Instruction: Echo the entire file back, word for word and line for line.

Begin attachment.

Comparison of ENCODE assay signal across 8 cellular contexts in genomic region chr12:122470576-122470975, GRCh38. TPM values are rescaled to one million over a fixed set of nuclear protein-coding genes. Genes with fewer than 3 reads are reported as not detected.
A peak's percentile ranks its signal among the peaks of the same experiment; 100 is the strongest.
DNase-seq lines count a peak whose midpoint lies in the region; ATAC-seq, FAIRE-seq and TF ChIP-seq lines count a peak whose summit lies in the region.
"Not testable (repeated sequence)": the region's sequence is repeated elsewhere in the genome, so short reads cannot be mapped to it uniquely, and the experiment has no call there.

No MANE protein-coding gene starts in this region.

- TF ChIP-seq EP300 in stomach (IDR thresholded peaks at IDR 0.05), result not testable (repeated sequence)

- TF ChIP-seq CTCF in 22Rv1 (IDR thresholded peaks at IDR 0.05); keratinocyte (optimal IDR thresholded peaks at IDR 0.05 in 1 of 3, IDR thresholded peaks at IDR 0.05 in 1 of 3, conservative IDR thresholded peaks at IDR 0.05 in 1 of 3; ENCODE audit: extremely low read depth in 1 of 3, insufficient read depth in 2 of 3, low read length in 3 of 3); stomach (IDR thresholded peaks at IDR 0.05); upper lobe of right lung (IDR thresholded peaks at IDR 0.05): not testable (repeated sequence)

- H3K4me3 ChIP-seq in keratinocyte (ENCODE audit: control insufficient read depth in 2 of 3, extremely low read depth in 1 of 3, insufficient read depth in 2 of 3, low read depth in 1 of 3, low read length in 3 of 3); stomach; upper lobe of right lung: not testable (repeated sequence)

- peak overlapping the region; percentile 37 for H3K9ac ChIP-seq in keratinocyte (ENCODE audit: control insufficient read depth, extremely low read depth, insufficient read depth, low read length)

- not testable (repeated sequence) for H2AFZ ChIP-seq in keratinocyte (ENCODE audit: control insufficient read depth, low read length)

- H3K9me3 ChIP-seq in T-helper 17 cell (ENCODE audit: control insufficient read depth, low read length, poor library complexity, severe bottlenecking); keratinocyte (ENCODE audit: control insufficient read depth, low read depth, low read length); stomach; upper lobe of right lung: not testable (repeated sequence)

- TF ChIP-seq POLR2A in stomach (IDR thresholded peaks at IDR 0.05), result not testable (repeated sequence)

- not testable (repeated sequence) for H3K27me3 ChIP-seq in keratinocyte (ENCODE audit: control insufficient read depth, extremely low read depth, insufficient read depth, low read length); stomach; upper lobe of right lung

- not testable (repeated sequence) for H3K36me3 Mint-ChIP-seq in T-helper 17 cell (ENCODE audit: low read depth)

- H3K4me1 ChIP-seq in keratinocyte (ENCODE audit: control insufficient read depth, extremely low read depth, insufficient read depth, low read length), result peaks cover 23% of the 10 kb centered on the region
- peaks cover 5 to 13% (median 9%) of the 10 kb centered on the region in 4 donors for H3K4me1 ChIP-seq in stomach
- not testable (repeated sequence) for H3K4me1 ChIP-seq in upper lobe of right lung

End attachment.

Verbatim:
Comparison of ENCODE assay signal across 8 cellular contexts in genomic region chr12:122470576-122470975, GRCh38. TPM values are rescaled to one million over a fixed set of nuclear protein-coding genes. Genes with fewer than 3 reads are reported as not detected.
A peak's percentile ranks its signal among the peaks of the same experiment; 100 is the strongest.
DNase-seq lines count a peak whose midpoint lies in the region; ATAC-seq, FAIRE-seq and TF ChIP-seq lines count a peak whose summit lies in the region.
"Not testable (repeated sequence)": the region's sequence is repeated elsewhere in the genome, so short reads cannot be mapped to it uniquely, and the experiment has no call there.

No MANE protein-coding gene starts in this region.

- TF ChIP-seq EP300 in stomach (IDR thresholded peaks at IDR 0.05), result not testable (repeated sequence)

- TF ChIP-seq CTCF in 22Rv1 (IDR thresholded peaks at IDR 0.05); keratinocyte (optimal IDR thresholded peaks at IDR 0.05 in 1 of 3, IDR thresholded peaks at IDR 0.05 in 1 of 3, conservative IDR thresholded peaks at IDR 0.05 in 1 of 3; ENCODE audit: extremely low read depth in 1 of 3, insufficient read depth in 2 of 3, low read length in 3 of 3); stomach (IDR thresholded peaks at IDR 0.05); upper lobe of right lung (IDR thresholded peaks at IDR 0.05): not testable (repeated sequence)

- H3K4me3 ChIP-seq in keratinocyte (ENCODE audit: control insufficient read depth in 2 of 3, extremely low read depth in 1 of 3, insufficient read depth in 2 of 3, low read depth in 1 of 3, low read length in 3 of 3); stomach; upper lobe of right lung: not testable (repeated sequence)

- peak overlapping the region; percentile 37 for H3K9ac ChIP-seq in keratinocyte (ENCODE audit: control insufficient read depth, extremely low read depth, insufficient read depth, low read length)

- not testable (repeated sequence) for H2AFZ ChIP-seq in keratinocyte (ENCODE audit: control insufficient read depth, low read length)

- H3K9me3 ChIP-seq in T-helper 17 cell (ENCODE audit: control insufficient read depth, low read length, poor library complexity, severe bottlenecking); keratinocyte (ENCODE audit: control insufficient read depth, low read depth, low read length); stomach; upper lobe of right lung: not testable (repeated sequence)

- TF ChIP-seq POLR2A in stomach (IDR thresholded peaks at IDR 0.05), result not testable (repeated sequence)

- not testable (repeated sequence) for H3K27me3 ChIP-seq in keratinocyte (ENCODE audit: control insufficient read depth, extremely low read depth, insufficient read depth, low read length); stomach; upper lobe of right lung

- not testable (repeated sequence) for H3K36me3 Mint-ChIP-seq in T-helper 17 cell (ENCODE audit: low read depth)

- H3K4me1 ChIP-seq in keratinocyte (ENCODE audit: control insufficient read depth, extremely low read depth, insufficient read depth, low read length), result peaks cover 23% of the 10 kb centered on the region
- peaks cover 5 to 13% (median 9%) of the 10 kb centered on the region in 4 donors for H3K4me1 ChIP-seq in stomach
- not testable (repeated sequence) for H3K4me1 ChIP-seq in upper lobe of right lung